We’ve had a few blogs over the past year that make reference to Origami – the ancient art of paper-folding brought to us by the Japanese. The intricacies of these creations, made by human hands, is nothing short of breathtaking. Modern day technology is seeking to take advantage of the principles of historic art forms to break new ground… And here’s the most recently reported result!
University of Michigan at Ann Arbor (UM) have used the ancient art of paper cutting, known as kirigami, to create a unique thin-film solar cell that can use a method of following the sun called optical tracking.
Read the article direct from the school’s website
And take a look at the LiveScience story on the same topic: Japanese Paper Art Inspires Sun-Tracking Solar Cell
Solar energy use is growing in popularity everywhere. Will you be on the ‘cutting edge’ like these U Mich students?
Just when you thought cell phones couldn’t get any smarter or more productive…. soon they may be able to scan three-dimensional objects and send the resultant high-resolution 3D images to a 3D printer that produces hyper-accurate replicas. A small and inexpensive device called a nanophotonic coherent imager (NCI) has been developed by scientists at Caltech. The NCI could add 3D imaging to a variety of other devices and applications, as well, improving motion sensitivity in human machine interfaces and driverless cars.
Unlike in conventional cameras, the NCI chip determines both the appearance and distance at each pixel of the part of a scene or object that it represents. The coherent laser light from the NCI acts as a kind of ruler, measuring the precise distance of each point from the camera so that they can be mapped onto a 3D image of the scene.
Take a look at how this technology can capture different depths on the surface of a USD penny:
The researchers see broad applications for their device, which they believe could easily be scaled up to house arrays of hundreds of thousands of pixels – which is closer to what would be required in real-world high-resolution 3D imaging through a camera lens. NCI could find use in security, robotics, gesture recognition, biomedical imaging, personal electronics, and more.
Could you employ this new technology in your area of expertise?
The term “designer drug” may soon refer less to the illicit kind and more to custom creations by the pharmaceutical industry. Aprecia Pharmaceuticals Company has just had its proprietary ZipDose® Technology platform approved by the US Food and Drug Administration (FDA). This marks the very first instance that the FDA has given the green light for a 3D-printed drug product.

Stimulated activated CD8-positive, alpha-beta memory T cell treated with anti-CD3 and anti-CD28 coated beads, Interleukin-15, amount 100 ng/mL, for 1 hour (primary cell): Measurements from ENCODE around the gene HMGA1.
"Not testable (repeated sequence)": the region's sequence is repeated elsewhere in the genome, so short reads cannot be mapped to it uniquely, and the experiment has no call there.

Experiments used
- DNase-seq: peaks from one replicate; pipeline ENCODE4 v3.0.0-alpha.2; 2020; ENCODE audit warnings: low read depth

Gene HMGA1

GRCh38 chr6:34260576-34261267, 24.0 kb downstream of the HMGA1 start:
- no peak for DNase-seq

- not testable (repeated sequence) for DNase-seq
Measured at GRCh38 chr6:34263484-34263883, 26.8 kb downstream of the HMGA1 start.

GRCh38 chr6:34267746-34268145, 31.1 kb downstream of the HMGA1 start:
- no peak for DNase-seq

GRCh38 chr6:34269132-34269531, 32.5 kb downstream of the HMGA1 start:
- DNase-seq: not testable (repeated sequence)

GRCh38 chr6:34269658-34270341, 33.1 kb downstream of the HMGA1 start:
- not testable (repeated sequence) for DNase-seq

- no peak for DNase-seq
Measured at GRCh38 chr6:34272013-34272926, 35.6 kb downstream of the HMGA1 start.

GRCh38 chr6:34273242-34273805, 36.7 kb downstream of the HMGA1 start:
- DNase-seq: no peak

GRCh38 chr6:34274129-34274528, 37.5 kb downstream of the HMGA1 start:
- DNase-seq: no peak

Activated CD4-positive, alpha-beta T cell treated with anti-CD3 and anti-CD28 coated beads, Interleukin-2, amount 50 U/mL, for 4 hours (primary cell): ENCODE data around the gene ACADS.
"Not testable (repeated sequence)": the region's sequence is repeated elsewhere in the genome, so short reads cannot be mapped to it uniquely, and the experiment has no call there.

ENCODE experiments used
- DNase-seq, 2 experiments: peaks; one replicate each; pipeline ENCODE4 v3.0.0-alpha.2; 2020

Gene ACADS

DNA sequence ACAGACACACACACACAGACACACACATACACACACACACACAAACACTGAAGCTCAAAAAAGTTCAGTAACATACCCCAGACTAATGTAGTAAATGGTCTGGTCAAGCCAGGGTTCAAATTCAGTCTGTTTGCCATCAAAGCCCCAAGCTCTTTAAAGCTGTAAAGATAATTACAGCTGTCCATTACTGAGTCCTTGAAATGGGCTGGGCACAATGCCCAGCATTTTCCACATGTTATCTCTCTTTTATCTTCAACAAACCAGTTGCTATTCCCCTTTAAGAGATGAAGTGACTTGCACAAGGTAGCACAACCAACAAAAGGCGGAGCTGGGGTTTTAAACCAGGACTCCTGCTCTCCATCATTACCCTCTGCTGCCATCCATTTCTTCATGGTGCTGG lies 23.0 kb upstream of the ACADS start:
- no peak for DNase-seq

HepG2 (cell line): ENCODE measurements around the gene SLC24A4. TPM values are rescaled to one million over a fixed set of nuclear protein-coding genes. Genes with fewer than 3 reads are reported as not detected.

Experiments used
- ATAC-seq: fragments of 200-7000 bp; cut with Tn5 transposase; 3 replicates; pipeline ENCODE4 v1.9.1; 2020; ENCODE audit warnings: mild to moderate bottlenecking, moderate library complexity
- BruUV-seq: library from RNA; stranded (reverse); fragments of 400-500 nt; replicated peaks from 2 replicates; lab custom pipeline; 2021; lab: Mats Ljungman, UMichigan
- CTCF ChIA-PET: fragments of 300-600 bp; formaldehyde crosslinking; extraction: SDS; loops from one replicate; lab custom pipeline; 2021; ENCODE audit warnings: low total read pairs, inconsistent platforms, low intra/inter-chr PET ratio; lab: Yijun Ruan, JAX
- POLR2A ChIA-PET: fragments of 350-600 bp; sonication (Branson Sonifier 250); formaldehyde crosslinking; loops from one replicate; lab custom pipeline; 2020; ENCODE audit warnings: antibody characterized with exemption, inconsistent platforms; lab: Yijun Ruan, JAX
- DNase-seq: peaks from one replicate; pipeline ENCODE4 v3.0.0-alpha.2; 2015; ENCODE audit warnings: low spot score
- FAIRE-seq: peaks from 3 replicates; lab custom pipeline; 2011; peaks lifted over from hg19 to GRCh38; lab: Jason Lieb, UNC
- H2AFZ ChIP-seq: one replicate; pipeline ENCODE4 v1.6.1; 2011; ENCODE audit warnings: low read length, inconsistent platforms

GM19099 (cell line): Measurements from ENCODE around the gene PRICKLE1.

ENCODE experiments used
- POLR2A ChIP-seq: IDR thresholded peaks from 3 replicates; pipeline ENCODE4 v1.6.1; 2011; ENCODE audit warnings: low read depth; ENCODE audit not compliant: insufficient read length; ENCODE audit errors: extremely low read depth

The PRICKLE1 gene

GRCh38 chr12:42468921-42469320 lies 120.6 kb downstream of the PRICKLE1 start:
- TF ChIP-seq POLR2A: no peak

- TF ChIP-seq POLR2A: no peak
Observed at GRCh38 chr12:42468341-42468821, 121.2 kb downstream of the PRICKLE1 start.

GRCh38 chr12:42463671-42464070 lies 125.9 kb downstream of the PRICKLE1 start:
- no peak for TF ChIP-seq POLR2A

ZipDose® Technology utilizes their proprietary three-dimensional printing (3DP) platform. This process stitches together multiple layers of powdered medication using an aqueous fluid to produce a porous, water-soluble matrix that rapidly disintegrates with a sip of liquid.
Spritam levetiracetam is an oral prescription for the treatment of seizures and those affected by epilepsy. Aprecia’s ZipDose® Technology enables the delivery of this drug, up to 1,000 mg per dose, with just a sip of water. This rapid disintegration method is achieved by 3D printing Spritam with a porous formulation. As a result, each dose is easy to take and does not require any measuring.
Take a look:
This is a great breakthrough and will greatly enhance the lives of so many that suffer from seizures and epilepsy!
If you have an interest in enhancing lives in a big way, check out their career opportunities here.
This past Spring, 11 students began the first semester of Stateware, a novel approach to the pedagogy of software development that engages students in the development process by putting them to work on software tools for Penn State researchers, bringing a cumulative benefit to the whole university community. At the end of the Spring, those 11 students presented Dav3i, the very first Stateware project. Dav3i gave epidemiology researchers like Dr. Matt Ferrari, our client, a much needed edge in analyzing and understanding the available data associated with the Measles virus worldwide.
This semester, we’re proud to launch our new website, and devote our organization to 2 new projects, as well as continuing to develop Dav3i. This semester, the 22 members of Stateware’s Fall 2015 iteration will be tackling the following projects, which are all supported by Students for a Smarter Planet:
Dav3i (Smarter Healthcare) – This semester, we will be expanding Dav3i to encompass data for many infectious diseases worldwide, and adding the ability to project data into the future.
Beep Beep (Smarter Cities) – This project is a traffic system simulator, in which a user will be able to build, modify, and study a modular traffic system, and learn what it takes to optimize that system. Its use cases span a variety of problem domains, including public outreach and research.
Untitled Genome Project (Smarter Healthcare) – This project is a 3D visualization platform for the human genome. By using this simulation to study the genome at varying levels of granularity, researchers will be able to make novel observations quickly about genetic variances of a subject, particular single nucleotide polymorphisms (SNPs).
We have an exciting semester ahead of us, and we’re glad to have IBM on board with us.